Comparing BYU’s 1979, 2019 China tours

McKenna Wright introduces the BYU China Spectacular with narration in fluent Mandarin. The audience cheers after the first sentence. (Steve Fidel)

A spotlight lands on a small blonde, blue-eyed performer in a formal gown. Her mouth opens and she begins a narration in Mandarin. The Chinese crowd cheers at the unexpected use of their native language.

BYU’s first performance in China in 1979 began in a similar way to how this year’s BYU China Spectacular show opened.

In 1979, the BYU Young Ambassadors arrived at the airport in Beijing unable to pass through customs because of the large number of costumes and tech they had brought.

As the first American collegiate performing group to enter China after 30 years, the airport officials were hesitant to permit the Young Ambassadors’ equipment to pass.

BYU was the first American collegiate performing group to enter China after the 30 year closure period between China and the United States. The BYU Young Ambassadors and Living Legends pose for a group picture at the Great Wall. BYU)

At that moment, a small blonde, blue-eyed performer from the team bravely stepped forward and gave a narration in Mandarin. Other performers joined her for the song Moi Li Hua, a well-known Chinese folk song, and the officials began to clap and sing along.

Young Ambassadors Director Randall Boothe recounted the scene from 40 years ago. He said he was originally unsure of what would happen because of a telegram BYU received just three days before the group flew to China that read, “Please bring only simple musical instruments for possible performances in schools and factories—pending approval.”

“We told Elder Faust about the telegram and (he) said ‘Where is your faith? The Lord will open the door. We’ve prepared; just bring everything, and we’ll work through it,'” Boothe said.

Just as Elder Faust had said, the Lord opened the door and the Young Ambassadors made it through customs with everything. But that was not the end of their obstacles—the show still needed to be approved and BYU hadn’t budgeted the cost of shipping the gear.

When the group arrived in Beijing the next day, they did a trial performance at the National Minorities Institute in front of a panel of Chinese officials, according to Boothe.

“There was one row of chairs for these Chinese officials. They sat there and did not applaud, they just watched,” Boothe said. “When (the performance) ended, they stood up and told our interpreter it was a good show.”

The Young Ambassadors were invited to perform at the Red Tower the next night, which at the time was the most prestigious concert hall in Beijing, and continued on to more performances.

Cindi Sainsbury, one of the performers at the time, said she wasn’t positive if the group would be received well by the Chinese people, but they loved the performance.

“At first, it was just a maybe that we would perform, and then we performed in a lot of places,” Sainsbury said.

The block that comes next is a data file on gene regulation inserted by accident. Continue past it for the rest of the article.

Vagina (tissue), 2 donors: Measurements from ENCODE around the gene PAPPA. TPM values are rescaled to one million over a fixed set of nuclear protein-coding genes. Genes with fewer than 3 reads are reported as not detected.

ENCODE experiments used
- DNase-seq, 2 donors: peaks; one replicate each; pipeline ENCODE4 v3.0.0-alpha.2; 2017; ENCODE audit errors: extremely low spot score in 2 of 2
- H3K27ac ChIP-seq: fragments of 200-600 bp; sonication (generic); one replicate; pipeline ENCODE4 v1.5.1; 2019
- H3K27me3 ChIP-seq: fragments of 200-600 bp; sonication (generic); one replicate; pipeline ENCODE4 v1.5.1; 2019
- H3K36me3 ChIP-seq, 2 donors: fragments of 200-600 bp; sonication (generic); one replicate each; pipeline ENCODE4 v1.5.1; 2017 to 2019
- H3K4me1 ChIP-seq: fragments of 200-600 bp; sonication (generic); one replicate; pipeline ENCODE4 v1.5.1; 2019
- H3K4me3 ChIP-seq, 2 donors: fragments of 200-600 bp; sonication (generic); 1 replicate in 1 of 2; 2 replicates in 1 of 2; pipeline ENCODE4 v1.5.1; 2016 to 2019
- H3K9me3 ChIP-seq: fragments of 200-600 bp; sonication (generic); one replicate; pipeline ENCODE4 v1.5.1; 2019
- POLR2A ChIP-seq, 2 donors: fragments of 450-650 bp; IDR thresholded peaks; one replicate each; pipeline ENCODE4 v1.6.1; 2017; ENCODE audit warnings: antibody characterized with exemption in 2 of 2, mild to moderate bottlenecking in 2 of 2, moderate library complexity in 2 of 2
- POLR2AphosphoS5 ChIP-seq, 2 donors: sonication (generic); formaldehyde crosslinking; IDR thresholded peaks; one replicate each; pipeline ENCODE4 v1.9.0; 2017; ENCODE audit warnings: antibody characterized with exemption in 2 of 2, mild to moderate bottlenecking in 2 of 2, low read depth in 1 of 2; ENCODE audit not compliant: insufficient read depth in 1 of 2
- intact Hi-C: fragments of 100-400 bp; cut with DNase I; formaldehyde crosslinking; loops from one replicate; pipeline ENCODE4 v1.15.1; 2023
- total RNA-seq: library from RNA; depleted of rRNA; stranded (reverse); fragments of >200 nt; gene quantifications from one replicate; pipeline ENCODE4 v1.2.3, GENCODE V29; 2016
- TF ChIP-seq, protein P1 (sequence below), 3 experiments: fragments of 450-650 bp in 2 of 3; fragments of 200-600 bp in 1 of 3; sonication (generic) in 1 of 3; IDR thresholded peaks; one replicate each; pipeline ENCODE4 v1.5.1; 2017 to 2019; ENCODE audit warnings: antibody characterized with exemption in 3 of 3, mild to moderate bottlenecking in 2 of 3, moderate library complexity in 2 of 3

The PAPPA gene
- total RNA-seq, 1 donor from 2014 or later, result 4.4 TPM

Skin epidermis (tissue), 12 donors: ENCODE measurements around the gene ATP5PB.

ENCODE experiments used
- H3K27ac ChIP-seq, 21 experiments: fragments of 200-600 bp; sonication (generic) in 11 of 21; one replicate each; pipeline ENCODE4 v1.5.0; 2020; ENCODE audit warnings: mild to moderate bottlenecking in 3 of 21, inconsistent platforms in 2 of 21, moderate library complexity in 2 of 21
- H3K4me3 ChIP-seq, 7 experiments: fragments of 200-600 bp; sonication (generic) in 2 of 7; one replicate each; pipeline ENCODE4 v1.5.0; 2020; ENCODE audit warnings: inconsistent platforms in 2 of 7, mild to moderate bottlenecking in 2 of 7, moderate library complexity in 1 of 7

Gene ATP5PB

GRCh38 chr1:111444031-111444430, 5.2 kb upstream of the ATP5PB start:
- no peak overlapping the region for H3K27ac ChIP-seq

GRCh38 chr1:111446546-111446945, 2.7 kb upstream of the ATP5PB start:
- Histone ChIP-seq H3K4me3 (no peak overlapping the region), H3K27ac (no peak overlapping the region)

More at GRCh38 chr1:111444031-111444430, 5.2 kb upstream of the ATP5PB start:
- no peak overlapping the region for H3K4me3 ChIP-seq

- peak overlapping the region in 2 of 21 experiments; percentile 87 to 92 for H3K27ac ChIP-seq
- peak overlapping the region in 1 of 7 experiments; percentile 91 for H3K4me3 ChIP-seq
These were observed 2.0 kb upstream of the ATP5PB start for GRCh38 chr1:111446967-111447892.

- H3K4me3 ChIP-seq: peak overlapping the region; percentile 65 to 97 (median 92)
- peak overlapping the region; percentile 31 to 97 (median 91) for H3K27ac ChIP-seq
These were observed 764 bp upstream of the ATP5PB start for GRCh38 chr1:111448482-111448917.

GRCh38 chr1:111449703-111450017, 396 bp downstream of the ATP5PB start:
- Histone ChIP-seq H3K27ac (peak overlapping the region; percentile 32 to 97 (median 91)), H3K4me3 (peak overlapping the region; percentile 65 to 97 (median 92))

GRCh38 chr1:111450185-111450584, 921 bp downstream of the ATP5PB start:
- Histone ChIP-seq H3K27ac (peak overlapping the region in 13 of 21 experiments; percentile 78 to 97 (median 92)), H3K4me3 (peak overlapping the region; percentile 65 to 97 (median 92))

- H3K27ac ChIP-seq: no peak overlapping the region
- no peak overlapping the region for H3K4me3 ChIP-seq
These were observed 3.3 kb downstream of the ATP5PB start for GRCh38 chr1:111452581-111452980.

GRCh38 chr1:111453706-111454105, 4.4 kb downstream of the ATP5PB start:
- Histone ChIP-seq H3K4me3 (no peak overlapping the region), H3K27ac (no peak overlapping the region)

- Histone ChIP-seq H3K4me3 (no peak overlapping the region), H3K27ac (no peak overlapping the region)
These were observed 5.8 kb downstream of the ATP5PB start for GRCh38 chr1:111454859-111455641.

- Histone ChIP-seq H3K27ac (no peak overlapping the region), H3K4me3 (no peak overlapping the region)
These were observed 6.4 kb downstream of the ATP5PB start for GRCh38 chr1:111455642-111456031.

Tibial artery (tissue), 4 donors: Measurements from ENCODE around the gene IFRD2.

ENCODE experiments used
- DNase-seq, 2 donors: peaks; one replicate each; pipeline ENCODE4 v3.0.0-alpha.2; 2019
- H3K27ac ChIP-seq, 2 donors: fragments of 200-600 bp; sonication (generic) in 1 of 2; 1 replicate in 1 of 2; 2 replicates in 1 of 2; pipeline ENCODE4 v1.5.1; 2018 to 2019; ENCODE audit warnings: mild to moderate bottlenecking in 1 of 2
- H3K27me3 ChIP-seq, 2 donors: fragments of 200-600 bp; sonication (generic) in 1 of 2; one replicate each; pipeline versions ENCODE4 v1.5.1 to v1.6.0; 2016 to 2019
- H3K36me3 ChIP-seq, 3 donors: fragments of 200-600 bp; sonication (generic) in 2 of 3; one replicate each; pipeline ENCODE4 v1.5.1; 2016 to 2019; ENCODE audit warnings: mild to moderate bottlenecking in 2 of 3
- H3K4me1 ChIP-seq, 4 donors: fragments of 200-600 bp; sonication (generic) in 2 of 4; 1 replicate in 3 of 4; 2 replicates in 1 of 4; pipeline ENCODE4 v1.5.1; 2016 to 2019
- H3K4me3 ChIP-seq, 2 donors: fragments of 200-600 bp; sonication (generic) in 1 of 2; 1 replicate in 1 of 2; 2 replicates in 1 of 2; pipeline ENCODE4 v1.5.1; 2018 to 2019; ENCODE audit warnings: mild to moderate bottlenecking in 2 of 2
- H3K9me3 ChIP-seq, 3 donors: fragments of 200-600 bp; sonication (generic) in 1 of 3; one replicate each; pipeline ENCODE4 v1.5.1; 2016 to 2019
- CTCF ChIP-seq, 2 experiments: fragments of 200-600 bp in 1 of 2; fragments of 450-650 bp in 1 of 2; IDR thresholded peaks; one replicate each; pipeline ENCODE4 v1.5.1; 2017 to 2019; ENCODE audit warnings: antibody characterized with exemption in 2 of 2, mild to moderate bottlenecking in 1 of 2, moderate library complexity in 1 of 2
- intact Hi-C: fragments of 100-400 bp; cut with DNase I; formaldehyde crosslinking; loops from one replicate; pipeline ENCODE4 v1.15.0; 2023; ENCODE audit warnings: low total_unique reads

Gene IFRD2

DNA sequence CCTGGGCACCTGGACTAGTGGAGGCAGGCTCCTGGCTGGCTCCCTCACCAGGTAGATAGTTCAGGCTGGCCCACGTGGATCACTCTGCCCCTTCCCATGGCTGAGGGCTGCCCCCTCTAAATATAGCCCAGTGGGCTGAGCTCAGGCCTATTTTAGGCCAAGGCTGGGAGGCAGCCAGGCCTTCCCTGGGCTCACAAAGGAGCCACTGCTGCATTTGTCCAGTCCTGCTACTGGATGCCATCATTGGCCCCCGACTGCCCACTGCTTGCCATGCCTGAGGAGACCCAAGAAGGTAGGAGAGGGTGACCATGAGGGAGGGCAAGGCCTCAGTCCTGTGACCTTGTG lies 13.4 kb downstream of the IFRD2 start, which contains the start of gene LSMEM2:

BYU performing group captures the attention of the audience in China in 1979. (BYU)

BYU didn’t have to worry about the shipment of their gear because one of the Chinese organizations paid for all of the equipment to be moved to each of the locations. 

This unknown, faith-filled beginning was the start of a relationship that has lasted for 40 years. Since 1979, 30 BYU performing groups have gone to China alongside study abroad programs and hundreds of exchange students.                           

Comparing the 1979 and 2019 shows

Sainsbury attended the 2019 BYU China Spectacular in Provo and said she was surprised to see some of the same numbers the 1979 group performed, such as Moi Li Hua and West Side Story.

“The basic show is a lot the same,” Sainsbury said. “A couple of (the numbers) have the same arrangements that we did back then. Moi Li Hua is a little more showy, but the people will sing it with (them) in the same spirit.”

Two Young Ambassadors perform in the 1979 show, left, compared to eight different performing groups gathering on stage for the first number “Come Alive” in the 2019 BYU China Spectacular, right. (Steve Fidel)

The 1979 performing group had about 28 performers comprised of the Young Ambassadors and a few Living Legends members. The 2019 BYU China Spectacular took 160 students from eight performing groups.

The 1979 Young Ambassadors were on tour in Europe before heading to China, which left them with only six weeks to learn their entire show for China. Boothe, who directed both the 1979 and 2019 tours, said the cast went to night classes to learn Mandarin for the performance.

This year’s 40th-anniversary performance had been in the works for more than two years before the group landed in Beijing. The different performing groups prepared for the 2019 BYU China Spectacular for almost a year. The collaboration between all of the groups and finer details came together in the 2019 Winter semester.

Both the 1979 and 2019 groups experienced difficulties with equipment making it through customs. This year, the tech equipment didn’t even make it to China with the performing groups. In a turn of events, all of the equipment was put on the wrong plane—going to Newark, New Jersey.

It took a week to ship to China and a few days to go through customs. The directors and other members didn’t miss a beat. On their first day in China, they raced to Ikea to replace props and a local performing store to rent sound and lighting equipment. The tech arrived in Shanghai just in time for the last two performances of the tour. 

This experience didn’t deter the cast, directors nor the tech crew from putting on a great show. The 2019 BYU China Spectacular company went forward with faith just as Elder Faust and the 1979 performing group and did their best to give all they had for their Chinese audiences.


See the photo gallery below for pictures of the 1979 performing group tour.

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